Environment & Climate Change

46 Items

Saudi Arabia’s Moment in the Sun

AP/Donna Fenn Heintzen

Analysis & Opinions - Carnegie Endowment for International Peace

Saudi Arabia’s Moment in the Sun

| May 07, 2019

As part of a high profile tour of China in February, Saudi Arabia’s Crown Prince Mohammed Bin Salman (MBS) has overseen a range of multi-billion dollar pledges and MOUs with Beijing. This partly reflects Riyadh’s desire to diversify sources for investments and technology following the mass withdrawal of major Western business leaders from the Future Investment Initiative in October 2018, after the murder of Saudi Journalist Jamal Khashoggi in the Saudi Embassy in Istanbul. Yet cooperation with China on renewable energy, if successful, would realize a significant first step towards Saudi Arabia’s lofty ambitions for solar and wind power.

Russia's Energy Foray into Asia: Implications for U.S. Interests

kees torn/Flickr

Paper - National Bureau of Asian Research

Russia's Energy Foray into Asia: Implications for U.S. Interests

This essay examines Russia’s growing role in Asia’s energy markets, assesses the implications for the U.S., and examines the claim that closer Sino-Russian energy ties are adding new incentives for a broader strategic alignment.

The Silk Road between a Rock and a Hard Place: Russian and Chinese Competition for Central Asia's Energy

kremlin.ru/Wikimedia Commons

Analysis & Opinions - Insight Turkey

The Silk Road between a Rock and a Hard Place: Russian and Chinese Competition for Central Asia's Energy

| Oct. 01, 2018

China’s displacement of Russian economic influence in Central Asia is generating great interest in Western academic and policy circles, but this research has, as yet, yielded few analytical nuances. This article attempts to shed light on the under-researched question of what explains Central Asian governments’ failure to more effectively capitalize on the growing Central Asian rivalry between Russia, China, the United States, Turkey, Iran, South Korea, Japan, and other regional powers that, since the early 1990s, has been overwhelmingly directed towards strategic energy considerations and hydrocarbon interests.

Solar panel field and wind turbines

PIXNIO / hpgruesen

Book - Edward Elgar Publishing, Inc.

Handbook of the International Political Economy of Energy and Natural Resources

| 2018

This Handbook offers a comprehensive overview of the latest research from leading scholars on the international political economy of energy and resources. Highlighting the important conceptual and empirical themes, the chapters study all levels of governance, from global to local, and explore the wide range of issues emerging in a changing political and economic environment.

In this Dec. 12, 2014 file photo, a worker pumps gas into a vehicle in Neptune, N.J. Lawmakers are homing in on an increase in taxes to pay for transportation projects. There's just one problem: voters say they don't want higher taxes.

AP Photo/Mel Evans

Analysis & Opinions - Financial Times

Let This Be the Year When We Put a Proper Price on Carbon

| January 4, 2015

The case for carbon taxes has long been compelling, writes Lawrence Summers. "With the recent steep fall in oil prices and associated declines in other energy prices it is overwhelming. There is room for debate about the size of the tax and about how the proceeds should be deployed. But there should be no doubt that starting from the current zero tax rate on carbon, increased taxation would be desirable."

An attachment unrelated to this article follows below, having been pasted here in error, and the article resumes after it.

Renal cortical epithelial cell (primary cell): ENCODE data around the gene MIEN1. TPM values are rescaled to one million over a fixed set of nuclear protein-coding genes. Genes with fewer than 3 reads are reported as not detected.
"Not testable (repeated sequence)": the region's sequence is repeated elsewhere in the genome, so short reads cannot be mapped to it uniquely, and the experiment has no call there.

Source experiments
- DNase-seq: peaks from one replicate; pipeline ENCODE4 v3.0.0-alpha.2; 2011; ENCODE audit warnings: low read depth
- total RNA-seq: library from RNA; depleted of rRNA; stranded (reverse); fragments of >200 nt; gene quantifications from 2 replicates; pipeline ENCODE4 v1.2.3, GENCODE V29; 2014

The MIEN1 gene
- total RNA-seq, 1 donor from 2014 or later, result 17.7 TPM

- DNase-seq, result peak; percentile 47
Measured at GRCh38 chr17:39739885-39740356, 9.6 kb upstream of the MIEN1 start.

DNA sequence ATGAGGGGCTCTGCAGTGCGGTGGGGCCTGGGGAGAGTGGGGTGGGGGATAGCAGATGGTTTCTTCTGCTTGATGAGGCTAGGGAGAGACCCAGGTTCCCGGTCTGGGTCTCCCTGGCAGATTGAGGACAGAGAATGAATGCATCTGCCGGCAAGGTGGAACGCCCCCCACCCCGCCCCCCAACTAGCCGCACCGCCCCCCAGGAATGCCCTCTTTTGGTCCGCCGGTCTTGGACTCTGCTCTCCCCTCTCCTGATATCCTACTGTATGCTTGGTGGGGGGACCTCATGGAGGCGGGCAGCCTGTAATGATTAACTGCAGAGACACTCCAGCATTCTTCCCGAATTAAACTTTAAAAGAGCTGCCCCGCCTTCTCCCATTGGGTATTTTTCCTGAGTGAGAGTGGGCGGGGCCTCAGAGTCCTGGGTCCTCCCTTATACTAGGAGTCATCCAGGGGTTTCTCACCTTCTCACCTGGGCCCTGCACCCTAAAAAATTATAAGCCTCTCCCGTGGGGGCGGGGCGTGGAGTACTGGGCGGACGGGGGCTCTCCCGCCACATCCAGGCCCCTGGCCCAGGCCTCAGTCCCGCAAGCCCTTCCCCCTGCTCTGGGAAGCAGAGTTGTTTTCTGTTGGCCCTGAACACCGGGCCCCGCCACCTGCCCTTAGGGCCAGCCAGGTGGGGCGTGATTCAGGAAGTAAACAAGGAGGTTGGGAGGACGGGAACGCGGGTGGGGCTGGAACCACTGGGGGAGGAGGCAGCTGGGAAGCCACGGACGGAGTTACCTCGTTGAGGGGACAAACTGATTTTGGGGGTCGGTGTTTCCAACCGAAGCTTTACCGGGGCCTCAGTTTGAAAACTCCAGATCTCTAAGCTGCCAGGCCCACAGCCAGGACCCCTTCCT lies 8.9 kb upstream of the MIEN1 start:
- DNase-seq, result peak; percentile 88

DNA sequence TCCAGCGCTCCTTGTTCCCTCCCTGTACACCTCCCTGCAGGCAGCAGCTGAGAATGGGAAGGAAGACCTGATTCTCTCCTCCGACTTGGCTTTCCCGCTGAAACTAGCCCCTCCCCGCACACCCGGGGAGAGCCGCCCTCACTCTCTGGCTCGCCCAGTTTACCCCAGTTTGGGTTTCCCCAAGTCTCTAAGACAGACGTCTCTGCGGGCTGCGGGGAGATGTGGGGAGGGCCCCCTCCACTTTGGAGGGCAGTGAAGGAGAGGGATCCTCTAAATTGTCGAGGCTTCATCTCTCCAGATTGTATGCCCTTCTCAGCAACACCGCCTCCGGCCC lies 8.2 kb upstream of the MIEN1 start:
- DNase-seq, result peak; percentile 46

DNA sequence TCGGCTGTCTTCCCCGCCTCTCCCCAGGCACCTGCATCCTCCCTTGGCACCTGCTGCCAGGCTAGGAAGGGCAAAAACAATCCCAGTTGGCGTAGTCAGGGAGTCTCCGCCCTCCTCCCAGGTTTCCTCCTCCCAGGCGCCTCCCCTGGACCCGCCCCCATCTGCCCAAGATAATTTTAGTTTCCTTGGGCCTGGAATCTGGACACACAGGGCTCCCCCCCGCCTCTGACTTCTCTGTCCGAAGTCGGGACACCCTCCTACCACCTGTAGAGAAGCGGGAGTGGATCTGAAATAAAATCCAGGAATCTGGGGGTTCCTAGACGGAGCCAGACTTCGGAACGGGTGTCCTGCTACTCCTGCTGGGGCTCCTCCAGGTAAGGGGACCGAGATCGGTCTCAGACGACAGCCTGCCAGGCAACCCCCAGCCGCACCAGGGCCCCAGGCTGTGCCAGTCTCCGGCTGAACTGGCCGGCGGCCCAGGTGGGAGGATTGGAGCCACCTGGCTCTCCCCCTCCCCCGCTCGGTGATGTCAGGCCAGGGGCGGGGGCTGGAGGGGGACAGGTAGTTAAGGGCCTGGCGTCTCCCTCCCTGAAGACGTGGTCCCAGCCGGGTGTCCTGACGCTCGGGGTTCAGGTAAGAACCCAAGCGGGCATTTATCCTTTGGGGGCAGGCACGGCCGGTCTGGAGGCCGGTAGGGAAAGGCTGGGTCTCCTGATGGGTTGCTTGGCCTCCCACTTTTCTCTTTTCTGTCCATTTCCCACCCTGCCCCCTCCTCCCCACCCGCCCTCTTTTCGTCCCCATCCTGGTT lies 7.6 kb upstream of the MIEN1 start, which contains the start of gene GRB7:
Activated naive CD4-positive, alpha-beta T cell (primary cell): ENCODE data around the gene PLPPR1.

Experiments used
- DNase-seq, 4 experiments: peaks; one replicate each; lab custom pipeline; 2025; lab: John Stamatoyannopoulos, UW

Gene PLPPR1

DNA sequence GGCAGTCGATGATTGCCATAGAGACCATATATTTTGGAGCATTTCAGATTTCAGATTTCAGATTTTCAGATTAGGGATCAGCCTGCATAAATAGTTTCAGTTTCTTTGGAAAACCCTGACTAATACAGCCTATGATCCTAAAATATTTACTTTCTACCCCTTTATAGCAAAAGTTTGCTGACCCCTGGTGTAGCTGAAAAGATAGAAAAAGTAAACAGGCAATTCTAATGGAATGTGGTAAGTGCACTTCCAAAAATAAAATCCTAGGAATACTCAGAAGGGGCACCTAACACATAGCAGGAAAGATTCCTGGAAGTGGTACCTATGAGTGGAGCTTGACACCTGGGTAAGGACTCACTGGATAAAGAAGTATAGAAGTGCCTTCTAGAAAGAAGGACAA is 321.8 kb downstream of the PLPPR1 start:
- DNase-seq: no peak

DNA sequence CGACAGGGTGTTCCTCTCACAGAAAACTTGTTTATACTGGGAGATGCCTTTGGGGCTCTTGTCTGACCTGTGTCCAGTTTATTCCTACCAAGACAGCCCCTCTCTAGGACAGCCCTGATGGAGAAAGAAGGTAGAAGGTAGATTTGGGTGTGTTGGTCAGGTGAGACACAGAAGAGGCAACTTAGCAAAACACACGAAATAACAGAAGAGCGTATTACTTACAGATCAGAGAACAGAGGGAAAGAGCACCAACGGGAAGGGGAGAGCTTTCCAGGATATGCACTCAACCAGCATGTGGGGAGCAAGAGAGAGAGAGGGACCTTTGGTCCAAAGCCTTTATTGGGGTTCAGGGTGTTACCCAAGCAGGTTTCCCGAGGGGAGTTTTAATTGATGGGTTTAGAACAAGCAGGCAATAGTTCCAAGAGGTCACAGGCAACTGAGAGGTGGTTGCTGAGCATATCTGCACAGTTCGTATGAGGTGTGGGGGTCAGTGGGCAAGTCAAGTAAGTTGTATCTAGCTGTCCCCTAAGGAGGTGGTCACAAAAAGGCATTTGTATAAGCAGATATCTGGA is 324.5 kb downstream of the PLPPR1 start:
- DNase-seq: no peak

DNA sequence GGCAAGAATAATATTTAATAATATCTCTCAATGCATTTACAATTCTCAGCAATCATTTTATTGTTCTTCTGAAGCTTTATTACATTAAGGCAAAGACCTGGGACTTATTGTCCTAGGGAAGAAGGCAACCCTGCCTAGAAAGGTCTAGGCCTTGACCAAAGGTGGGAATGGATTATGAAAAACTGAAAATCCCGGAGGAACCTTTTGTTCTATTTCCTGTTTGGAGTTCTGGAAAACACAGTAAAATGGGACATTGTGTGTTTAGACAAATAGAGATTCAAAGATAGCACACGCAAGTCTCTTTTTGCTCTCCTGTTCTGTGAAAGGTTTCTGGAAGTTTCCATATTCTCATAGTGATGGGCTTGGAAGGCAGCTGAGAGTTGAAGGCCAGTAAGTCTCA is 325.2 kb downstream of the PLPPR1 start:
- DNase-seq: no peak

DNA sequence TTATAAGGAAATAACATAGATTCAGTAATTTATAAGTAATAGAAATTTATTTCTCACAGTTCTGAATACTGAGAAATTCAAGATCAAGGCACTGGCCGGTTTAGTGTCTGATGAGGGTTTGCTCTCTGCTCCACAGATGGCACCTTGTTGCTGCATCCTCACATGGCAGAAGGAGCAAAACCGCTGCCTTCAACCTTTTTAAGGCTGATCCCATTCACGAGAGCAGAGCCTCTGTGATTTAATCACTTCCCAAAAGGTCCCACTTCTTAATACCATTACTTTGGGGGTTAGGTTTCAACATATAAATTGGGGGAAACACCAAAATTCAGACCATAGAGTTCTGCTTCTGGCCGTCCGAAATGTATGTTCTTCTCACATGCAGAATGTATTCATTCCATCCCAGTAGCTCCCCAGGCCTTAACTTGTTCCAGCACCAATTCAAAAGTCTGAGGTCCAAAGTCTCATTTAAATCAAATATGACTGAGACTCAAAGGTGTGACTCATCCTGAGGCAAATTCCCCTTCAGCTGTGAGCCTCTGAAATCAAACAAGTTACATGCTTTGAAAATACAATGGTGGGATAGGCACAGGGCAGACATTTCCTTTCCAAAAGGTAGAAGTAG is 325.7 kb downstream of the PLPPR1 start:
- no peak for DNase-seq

Journal Article - Environmental Science and Technology

Regional Water Implications of Reducing Oil Imports with Liquid Transportation Fuel Alternatives in the United States

The Renewable Fuel Standard (RFS) is among the cornerstone policies created to increase U.S. energy independence by using biofuels. Although greenhouse gas emissions have played a role in shaping the RFS, water implications are less understood. We demonstrate a spatial, life cycle approach to estimate water consumption of transportation fuel scenarios, including a comparison to current water withdrawals and drought incidence by state. The water consumption and land footprint of six scenarios are compared to the RFS, including shale oil, coal-to-liquids, shale gas-to-liquids, corn ethanol, and cellulosic ethanol from switchgrass.

An Iraqi worker operates valves at the Nahran Omar oil refinery near Basra, Iraq.

AP Photo/Nabil al-Jurani, File

Discussion Paper - Belfer Center for Science and International Affairs, Harvard Kennedy School

Oil: The Next Revolution

| June 2012

A new study by Belfer Center Geopolitics of Energy researcher Leonardo Maugeri finds that oil production capacity is surging in the United States and several other countries at such a fast pace that global oil output capacity is likely to grow by nearly 20 percent by 2020.  This could prompt a plunge or even a collapse in oil prices.  The findings by Maugeri, a former oil industry executive who is now a fellow at Harvard Kennedy School’s Belfer Center, are based on an original field-by-field analysis of the world’s major oil formations and exploration projects.

Silhouetted against the sky at dusk, emissions spew from the smokestacks at Westar Energy's Jeffrey Energy Center coal-fired power plant near St. Mary's, Kansas, Sept. 25, 2010.

AP Photo

Journal Article - Democracy: A Journal of Ideas

What Next on Climate?

| Summer 2011

The effort to address climate change stumbled with the failure to pass cap-and-trade. What should happen now? Five experts, including the Harvard Project's Joe Aldy, discuss the future of U.S. climate and energy policy.